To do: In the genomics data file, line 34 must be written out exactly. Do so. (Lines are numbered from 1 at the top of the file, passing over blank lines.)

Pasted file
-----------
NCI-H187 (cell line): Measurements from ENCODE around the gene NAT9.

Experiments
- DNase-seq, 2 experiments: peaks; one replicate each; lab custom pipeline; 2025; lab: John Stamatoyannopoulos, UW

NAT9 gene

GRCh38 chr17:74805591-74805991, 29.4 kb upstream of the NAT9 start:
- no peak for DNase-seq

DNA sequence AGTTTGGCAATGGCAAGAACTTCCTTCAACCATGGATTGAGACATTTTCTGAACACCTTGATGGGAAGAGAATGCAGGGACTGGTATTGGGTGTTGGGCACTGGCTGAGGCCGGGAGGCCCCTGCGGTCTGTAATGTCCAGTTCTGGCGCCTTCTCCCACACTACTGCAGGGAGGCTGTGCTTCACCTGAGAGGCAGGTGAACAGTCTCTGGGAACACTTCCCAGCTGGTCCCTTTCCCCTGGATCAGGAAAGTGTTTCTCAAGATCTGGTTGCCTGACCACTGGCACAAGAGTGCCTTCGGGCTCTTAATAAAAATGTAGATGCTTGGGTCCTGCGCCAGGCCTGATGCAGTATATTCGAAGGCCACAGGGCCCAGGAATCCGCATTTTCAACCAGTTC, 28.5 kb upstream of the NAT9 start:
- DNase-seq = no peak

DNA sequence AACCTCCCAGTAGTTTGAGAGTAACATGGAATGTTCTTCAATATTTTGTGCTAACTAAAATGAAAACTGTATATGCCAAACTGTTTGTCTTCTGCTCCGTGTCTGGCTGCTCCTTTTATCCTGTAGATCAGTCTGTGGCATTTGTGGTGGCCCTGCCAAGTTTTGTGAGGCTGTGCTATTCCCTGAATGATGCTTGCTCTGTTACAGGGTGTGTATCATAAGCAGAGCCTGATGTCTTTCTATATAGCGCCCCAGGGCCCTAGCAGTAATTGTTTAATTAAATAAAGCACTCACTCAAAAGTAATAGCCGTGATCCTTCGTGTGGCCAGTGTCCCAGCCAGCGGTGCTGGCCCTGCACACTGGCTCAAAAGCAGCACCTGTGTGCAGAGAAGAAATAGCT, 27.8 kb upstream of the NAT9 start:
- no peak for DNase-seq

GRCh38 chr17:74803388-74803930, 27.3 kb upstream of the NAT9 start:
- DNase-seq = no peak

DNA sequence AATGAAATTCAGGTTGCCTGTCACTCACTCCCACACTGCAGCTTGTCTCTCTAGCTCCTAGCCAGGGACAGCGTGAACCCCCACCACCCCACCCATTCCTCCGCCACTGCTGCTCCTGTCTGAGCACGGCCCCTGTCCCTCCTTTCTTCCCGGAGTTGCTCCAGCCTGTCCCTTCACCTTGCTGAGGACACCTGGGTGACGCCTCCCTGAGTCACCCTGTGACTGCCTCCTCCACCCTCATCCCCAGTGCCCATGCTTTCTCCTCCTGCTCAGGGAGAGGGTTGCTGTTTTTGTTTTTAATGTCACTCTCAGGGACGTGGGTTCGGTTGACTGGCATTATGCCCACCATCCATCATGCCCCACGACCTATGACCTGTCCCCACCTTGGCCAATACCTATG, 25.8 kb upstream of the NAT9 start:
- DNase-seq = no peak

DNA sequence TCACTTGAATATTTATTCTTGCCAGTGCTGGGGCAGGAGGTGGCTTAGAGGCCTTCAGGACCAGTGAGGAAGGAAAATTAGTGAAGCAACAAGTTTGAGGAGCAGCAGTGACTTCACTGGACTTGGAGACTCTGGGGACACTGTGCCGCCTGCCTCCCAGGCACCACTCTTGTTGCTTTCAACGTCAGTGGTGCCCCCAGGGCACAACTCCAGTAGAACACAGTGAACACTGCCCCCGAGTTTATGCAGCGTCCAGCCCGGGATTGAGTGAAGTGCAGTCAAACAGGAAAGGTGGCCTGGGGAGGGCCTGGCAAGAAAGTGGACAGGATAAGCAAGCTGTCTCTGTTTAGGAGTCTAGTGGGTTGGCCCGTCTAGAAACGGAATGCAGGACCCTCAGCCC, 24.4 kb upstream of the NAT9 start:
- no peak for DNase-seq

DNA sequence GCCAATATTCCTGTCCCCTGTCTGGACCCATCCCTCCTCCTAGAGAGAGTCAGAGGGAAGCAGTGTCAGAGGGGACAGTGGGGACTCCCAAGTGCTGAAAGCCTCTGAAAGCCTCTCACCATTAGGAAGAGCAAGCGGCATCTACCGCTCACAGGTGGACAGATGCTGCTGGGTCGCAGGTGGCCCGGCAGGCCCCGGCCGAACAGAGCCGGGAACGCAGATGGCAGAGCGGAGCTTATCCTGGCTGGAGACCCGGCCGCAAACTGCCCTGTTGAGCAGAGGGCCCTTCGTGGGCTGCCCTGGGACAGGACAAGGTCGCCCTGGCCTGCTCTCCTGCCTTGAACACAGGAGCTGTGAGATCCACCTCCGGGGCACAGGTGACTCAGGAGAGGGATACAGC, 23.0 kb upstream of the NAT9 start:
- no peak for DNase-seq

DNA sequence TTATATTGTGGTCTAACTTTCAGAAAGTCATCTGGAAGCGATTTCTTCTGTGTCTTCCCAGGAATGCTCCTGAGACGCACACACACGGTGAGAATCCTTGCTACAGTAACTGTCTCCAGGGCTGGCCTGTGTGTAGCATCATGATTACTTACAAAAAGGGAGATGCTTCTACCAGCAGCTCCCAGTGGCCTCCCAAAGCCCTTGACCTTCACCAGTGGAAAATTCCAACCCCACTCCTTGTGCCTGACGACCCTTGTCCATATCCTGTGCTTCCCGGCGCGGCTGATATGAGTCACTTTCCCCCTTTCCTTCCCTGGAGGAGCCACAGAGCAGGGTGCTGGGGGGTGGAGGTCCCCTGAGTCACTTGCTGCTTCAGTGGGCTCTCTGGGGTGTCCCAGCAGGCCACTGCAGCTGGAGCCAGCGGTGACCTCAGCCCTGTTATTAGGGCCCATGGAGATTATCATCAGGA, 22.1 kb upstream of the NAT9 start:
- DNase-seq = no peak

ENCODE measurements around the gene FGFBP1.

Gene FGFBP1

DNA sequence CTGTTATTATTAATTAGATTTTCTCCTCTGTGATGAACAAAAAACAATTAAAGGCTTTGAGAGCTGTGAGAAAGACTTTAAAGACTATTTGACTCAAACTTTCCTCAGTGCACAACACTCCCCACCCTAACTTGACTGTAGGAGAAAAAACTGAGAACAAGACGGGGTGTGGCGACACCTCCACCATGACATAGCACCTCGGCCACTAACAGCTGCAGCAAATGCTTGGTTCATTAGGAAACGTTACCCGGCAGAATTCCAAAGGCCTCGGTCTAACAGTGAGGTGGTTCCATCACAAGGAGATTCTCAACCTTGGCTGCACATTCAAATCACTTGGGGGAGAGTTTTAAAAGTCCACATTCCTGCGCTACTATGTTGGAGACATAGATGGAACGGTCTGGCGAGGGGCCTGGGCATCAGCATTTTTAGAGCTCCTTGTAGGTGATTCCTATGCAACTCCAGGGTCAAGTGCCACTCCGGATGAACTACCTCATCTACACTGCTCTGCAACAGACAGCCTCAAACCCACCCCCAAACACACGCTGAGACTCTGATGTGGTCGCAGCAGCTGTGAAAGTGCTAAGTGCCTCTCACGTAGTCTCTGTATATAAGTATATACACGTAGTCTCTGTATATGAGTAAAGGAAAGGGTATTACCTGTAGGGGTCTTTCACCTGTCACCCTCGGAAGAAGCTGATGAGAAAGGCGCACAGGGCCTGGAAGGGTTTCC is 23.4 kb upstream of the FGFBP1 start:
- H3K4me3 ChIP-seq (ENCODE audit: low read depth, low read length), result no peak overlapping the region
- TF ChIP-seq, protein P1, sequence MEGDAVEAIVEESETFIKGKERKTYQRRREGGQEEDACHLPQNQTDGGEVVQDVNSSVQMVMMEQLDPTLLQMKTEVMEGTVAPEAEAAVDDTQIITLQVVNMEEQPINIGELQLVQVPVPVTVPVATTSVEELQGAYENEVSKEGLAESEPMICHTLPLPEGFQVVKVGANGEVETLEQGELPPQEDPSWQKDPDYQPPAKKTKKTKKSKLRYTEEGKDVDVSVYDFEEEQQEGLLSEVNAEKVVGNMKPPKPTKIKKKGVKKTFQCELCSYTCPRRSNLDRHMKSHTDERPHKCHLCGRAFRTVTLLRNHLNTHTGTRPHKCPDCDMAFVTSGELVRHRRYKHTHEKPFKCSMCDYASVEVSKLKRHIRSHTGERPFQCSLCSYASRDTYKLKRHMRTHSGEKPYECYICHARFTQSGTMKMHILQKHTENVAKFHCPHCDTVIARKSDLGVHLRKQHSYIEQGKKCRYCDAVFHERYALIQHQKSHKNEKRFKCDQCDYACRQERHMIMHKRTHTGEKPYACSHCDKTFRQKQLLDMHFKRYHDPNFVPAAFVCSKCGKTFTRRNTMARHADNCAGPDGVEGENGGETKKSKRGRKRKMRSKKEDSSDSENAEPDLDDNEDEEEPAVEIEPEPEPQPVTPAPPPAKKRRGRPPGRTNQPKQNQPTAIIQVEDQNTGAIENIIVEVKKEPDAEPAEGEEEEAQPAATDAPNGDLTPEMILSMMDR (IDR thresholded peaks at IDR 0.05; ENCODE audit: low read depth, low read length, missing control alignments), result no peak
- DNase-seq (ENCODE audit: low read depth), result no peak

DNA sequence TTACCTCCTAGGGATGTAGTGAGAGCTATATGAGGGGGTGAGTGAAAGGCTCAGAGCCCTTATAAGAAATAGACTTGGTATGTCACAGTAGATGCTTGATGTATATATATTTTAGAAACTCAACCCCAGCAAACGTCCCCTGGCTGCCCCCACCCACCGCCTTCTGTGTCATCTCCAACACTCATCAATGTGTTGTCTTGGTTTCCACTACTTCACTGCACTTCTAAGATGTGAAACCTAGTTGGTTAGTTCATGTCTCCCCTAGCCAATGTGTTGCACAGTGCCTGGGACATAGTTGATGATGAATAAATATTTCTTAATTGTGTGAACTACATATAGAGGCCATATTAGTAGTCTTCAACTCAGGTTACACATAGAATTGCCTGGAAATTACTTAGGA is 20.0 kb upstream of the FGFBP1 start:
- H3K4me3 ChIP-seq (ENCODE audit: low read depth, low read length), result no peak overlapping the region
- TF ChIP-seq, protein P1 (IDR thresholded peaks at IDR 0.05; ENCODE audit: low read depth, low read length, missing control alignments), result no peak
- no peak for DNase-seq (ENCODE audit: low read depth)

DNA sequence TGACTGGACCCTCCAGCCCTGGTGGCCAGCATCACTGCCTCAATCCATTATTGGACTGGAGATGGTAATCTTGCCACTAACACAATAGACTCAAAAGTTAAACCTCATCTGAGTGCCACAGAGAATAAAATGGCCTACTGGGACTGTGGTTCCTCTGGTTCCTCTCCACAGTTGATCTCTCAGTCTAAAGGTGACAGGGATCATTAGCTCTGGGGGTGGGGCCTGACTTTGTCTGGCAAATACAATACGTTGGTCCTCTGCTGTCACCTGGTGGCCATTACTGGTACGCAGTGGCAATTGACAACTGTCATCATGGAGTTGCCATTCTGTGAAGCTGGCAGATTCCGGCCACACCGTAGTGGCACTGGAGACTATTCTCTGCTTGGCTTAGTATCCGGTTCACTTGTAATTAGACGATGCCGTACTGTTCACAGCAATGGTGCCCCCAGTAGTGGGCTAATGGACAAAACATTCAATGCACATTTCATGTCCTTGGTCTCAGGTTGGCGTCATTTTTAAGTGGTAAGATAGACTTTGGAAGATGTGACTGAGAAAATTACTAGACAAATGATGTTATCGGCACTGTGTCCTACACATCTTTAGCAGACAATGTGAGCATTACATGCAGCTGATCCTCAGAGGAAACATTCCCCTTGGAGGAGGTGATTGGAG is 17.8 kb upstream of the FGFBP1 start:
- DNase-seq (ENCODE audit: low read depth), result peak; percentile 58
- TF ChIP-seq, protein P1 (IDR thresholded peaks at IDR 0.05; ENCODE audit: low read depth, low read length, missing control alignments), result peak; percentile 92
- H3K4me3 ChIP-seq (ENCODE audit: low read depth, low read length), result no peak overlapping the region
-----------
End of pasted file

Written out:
- H3K4me3 ChIP-seq (ENCODE audit: low read depth, low read length), result no peak overlapping the region